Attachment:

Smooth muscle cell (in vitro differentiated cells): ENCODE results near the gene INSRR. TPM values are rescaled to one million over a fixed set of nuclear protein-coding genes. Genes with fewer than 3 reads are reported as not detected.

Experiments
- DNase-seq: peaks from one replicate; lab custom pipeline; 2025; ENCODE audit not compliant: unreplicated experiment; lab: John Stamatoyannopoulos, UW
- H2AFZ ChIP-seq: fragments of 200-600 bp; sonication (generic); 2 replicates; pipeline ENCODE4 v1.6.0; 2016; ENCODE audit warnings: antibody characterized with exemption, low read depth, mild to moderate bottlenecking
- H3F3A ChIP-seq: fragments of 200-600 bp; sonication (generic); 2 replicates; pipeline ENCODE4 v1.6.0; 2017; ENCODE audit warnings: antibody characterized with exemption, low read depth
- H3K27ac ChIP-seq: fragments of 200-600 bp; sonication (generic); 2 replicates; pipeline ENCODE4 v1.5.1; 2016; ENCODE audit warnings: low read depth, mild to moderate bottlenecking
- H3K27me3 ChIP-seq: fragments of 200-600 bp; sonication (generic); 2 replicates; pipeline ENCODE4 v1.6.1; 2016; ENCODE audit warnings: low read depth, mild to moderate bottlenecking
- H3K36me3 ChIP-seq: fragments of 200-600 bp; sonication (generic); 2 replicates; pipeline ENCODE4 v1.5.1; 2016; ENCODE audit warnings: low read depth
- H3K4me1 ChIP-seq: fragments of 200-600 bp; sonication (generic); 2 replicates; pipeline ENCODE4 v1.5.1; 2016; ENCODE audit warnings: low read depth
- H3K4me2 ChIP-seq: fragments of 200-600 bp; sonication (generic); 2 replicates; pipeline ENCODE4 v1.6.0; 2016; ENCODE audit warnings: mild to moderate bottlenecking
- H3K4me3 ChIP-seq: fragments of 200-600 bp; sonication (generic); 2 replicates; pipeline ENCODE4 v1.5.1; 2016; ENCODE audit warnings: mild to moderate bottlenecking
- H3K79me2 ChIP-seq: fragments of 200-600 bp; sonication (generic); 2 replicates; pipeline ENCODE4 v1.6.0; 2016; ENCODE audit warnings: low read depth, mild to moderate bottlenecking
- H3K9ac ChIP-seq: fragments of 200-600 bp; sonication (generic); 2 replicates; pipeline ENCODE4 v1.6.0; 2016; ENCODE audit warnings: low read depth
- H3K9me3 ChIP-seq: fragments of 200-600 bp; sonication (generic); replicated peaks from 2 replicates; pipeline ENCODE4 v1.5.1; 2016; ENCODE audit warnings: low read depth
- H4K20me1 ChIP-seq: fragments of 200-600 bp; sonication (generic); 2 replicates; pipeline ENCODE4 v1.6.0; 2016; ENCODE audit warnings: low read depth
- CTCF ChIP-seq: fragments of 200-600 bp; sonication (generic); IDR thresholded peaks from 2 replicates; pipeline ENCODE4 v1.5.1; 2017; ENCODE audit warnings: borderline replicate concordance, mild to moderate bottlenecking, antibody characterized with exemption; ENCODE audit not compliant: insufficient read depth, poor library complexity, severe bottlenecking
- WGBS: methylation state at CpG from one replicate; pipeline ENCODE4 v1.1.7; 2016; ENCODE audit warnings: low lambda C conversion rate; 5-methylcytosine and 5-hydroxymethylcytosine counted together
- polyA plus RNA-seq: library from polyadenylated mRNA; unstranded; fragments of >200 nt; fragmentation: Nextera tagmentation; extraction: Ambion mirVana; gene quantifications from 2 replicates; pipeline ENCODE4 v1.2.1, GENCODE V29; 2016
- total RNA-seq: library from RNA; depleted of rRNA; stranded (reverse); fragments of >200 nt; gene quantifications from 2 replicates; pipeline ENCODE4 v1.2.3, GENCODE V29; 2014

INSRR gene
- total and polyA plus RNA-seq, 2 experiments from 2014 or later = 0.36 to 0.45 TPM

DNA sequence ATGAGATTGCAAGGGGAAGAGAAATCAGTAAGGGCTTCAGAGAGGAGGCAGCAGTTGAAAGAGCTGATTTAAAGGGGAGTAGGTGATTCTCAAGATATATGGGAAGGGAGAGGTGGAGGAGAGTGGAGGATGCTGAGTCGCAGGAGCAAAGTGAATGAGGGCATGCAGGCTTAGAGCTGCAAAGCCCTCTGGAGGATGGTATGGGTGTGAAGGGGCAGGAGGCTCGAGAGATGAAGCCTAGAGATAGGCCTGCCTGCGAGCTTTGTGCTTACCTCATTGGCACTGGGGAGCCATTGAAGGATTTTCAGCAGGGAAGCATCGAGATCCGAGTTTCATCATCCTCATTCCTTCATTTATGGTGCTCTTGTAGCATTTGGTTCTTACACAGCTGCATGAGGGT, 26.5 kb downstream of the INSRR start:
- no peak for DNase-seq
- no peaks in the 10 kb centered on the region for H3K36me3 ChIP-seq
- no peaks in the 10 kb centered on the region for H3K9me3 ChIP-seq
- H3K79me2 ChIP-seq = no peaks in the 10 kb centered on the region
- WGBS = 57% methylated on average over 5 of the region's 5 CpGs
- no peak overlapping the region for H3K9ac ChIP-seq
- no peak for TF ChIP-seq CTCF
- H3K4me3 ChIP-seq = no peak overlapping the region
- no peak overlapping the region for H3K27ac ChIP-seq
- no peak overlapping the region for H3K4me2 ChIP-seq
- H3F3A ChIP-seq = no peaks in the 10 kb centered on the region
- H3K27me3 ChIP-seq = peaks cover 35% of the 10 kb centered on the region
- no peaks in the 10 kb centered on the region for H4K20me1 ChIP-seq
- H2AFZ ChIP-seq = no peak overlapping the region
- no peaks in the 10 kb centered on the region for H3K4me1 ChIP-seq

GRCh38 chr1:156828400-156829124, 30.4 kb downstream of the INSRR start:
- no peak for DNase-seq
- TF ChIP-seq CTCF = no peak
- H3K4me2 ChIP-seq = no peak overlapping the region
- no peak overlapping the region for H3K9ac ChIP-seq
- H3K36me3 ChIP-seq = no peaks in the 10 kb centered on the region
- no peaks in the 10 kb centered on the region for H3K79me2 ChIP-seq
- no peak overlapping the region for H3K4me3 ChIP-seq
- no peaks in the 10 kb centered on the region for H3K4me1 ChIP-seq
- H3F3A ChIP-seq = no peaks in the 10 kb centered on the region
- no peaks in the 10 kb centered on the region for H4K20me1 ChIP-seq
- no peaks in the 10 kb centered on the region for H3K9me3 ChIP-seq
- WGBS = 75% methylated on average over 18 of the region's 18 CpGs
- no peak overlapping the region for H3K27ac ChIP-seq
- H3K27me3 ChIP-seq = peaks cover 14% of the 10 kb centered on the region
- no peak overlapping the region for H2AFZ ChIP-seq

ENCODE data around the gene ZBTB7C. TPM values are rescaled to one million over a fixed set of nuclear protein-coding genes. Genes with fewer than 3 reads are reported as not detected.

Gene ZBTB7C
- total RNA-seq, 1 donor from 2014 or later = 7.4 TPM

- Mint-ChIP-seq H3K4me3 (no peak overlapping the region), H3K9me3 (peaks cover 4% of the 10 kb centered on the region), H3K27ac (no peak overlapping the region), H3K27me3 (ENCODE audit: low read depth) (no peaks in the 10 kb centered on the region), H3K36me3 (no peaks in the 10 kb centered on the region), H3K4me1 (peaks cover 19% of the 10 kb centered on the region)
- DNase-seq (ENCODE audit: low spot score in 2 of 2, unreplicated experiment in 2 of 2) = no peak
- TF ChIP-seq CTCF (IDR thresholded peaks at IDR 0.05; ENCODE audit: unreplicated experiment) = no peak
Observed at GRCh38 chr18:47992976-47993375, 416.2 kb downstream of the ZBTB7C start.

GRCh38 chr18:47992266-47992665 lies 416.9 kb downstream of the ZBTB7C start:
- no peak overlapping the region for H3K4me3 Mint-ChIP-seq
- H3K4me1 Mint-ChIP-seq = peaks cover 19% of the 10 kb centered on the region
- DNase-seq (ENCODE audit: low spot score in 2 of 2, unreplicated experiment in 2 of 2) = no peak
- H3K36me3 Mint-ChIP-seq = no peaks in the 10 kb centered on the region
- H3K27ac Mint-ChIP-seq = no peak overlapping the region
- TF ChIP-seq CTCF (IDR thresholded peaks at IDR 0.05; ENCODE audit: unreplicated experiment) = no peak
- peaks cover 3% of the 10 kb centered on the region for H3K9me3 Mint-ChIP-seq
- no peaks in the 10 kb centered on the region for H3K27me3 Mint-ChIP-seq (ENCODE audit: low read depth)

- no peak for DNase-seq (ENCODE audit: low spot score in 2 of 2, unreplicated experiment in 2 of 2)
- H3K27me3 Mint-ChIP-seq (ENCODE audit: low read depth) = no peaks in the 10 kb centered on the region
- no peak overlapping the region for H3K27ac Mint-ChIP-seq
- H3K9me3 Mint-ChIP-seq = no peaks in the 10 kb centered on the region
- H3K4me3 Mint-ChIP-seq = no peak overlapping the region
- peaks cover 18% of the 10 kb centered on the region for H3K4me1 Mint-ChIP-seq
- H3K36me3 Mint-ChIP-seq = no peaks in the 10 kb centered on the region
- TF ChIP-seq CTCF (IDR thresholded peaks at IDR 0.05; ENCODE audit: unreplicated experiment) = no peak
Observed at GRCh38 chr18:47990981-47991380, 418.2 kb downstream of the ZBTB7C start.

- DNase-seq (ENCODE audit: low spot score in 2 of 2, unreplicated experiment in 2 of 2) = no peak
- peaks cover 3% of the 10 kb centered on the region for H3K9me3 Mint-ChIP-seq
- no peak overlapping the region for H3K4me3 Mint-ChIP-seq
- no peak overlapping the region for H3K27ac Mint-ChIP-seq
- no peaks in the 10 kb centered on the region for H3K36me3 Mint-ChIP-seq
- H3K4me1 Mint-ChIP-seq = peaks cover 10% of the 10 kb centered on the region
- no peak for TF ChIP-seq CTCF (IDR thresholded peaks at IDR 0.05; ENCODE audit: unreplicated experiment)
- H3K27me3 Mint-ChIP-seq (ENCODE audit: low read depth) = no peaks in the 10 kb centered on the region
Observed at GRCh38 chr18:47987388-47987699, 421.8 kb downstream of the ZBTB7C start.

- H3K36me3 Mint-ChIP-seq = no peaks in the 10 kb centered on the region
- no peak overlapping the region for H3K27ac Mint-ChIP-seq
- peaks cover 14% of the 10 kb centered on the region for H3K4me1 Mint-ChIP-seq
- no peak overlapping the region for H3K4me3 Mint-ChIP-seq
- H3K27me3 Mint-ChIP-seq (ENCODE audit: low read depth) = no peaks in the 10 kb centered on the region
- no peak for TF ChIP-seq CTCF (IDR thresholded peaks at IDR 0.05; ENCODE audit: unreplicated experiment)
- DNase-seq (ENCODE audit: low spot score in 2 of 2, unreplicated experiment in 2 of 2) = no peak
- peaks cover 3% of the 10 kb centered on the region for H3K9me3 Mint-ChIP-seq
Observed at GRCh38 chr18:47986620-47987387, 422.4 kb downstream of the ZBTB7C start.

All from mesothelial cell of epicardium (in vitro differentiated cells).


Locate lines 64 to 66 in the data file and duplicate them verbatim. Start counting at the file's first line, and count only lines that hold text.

- DNase-seq (ENCODE audit: low spot score in 2 of 2, unreplicated experiment in 2 of 2) = no peak
- H3K36me3 Mint-ChIP-seq = no peaks in the 10 kb centered on the region
- H3K27ac Mint-ChIP-seq = no peak overlapping the region